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Global engineering giant Siemens has revealed it is ‘vital’ to keep feeding its talent pipeline with the best problem solvers from Northampton College as bosses look to plug the skills gap hitting the industry.

The commitment to apprenticeship schemes comes on the back of two Northampton College students winning the chance to spend time on work experience at Siemens base at the National Training Academy for Rail (NTAR) in Kings Heath, Northampton.

Level 3 Mechanical Engineering students Lewis Henry, aged 19, and 17-year-old William Dunkley will have the opportunity to impress managers at the pioneering facility and get fast-tracked to the apprenticeship assessment centre – where they can secure a permanent role working on the latest technology being rolled out across the railways.

Dan Walker from Siemens said: “We have seen a lot of older employees leave the industry through retirement and take their experience with them. It’s difficult to find young people to replace them and that has created a huge skills gap.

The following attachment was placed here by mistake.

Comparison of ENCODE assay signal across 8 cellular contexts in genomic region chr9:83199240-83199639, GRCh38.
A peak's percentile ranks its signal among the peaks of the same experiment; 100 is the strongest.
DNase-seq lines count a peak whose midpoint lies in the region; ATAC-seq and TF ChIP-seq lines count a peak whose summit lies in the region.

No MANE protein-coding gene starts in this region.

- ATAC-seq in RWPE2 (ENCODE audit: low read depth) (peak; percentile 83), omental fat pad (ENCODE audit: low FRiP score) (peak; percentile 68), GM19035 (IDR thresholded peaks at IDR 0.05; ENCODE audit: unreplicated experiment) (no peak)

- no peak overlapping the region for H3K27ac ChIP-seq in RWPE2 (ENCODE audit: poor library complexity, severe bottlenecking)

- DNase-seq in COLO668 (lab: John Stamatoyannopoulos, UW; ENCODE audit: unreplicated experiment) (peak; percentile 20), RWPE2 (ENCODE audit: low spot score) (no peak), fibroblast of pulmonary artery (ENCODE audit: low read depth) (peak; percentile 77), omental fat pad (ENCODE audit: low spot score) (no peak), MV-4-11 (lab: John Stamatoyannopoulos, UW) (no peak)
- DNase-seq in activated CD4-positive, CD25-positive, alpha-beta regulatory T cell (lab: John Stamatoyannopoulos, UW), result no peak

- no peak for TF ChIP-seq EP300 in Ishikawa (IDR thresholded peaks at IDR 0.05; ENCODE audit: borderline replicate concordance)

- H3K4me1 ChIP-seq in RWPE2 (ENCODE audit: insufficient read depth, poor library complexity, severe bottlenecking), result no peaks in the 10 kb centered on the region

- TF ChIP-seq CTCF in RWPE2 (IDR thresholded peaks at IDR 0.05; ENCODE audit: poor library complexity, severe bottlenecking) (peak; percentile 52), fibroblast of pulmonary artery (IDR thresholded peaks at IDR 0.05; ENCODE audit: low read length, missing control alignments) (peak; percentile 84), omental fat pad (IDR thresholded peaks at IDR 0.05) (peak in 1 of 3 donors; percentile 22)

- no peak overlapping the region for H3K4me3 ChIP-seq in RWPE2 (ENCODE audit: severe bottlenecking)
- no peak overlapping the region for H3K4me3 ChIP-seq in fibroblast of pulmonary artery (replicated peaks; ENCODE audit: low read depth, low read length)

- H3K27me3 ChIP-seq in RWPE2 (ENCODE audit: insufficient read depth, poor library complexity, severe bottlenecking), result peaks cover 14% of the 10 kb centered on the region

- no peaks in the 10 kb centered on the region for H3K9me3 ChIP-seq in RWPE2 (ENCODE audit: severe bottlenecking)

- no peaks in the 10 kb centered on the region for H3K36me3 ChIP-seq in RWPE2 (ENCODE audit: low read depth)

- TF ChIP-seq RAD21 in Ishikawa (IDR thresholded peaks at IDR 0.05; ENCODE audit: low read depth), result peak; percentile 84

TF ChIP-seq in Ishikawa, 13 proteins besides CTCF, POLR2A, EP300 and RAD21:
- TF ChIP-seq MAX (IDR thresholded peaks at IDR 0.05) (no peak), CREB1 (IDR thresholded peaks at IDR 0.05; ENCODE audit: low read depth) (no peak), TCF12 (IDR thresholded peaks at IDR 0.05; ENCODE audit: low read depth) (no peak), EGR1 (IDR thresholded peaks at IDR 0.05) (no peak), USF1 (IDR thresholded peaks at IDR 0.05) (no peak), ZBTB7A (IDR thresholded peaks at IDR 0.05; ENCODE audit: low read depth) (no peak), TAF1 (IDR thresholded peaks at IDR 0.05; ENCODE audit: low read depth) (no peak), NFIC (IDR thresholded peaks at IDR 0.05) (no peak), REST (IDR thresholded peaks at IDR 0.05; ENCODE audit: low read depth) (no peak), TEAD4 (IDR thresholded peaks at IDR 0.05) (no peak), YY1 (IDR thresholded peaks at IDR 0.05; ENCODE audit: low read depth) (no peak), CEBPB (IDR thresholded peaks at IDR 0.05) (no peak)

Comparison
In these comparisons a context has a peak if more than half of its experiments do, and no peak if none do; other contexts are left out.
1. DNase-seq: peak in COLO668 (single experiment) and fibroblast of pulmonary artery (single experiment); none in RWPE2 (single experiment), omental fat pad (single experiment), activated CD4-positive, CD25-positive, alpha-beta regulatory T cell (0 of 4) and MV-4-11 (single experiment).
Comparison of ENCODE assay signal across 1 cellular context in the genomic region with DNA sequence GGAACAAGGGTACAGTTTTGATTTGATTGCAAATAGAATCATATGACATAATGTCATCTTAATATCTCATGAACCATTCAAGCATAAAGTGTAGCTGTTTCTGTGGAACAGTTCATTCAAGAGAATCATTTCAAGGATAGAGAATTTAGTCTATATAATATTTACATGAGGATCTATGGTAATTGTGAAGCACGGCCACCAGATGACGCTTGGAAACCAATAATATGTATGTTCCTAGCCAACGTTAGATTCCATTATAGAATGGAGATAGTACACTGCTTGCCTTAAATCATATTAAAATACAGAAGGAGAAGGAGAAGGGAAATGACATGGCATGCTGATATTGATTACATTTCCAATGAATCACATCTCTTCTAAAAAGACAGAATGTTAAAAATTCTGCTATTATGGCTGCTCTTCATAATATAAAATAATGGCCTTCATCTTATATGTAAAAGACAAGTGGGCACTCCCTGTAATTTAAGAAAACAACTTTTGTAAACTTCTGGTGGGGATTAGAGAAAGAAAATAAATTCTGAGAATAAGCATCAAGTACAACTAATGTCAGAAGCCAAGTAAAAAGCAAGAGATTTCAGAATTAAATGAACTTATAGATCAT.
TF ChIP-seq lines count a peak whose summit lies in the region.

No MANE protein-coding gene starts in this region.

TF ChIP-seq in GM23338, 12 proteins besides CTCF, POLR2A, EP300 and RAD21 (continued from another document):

“By teaming up with Northampton College and identifying their star students at a young age we can begin to feed that talent pipeline with the type of people we need, good problem solvers with a commitment and determination to work hard. It’s vital we find those people to keep pushing forward.”

Having completed his two-year course at Northampton College, Lewis is now set to progress to the University of Nottingham where he will study civil engineering.

William is returning to Booth Lane for the second year of his course and will undergo a work placement with Siemens.

He said: “It’s a fascinating industry and I’m looking forward to the opportunity to see the latest technology which is being used right here in Northampton to revolutionise the railways.”

Among the projects William will have the chance to work on is the European Rail Transport Management System – a new form of signalling being rolled out across the UK’s rail network.

He will also make use of state-of-the-art virtual reality headsets to gain a greater understanding of the component parts which go into the engineering of train carriages.

Tutor Neil Tobin said: “Having this facility on our doorstep here in Northampton can only be a good thing for our students and we look forward to building a long-lasting relationship with Siemens.”

For more information on engineering courses available at Northampton College, visit

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Diane Mould

Diane Mould

Diane Mould, aged 65, first started learning to read when her husband retired. Diane has overcome her battle with dyslexia passing her entry level one English course and has now...



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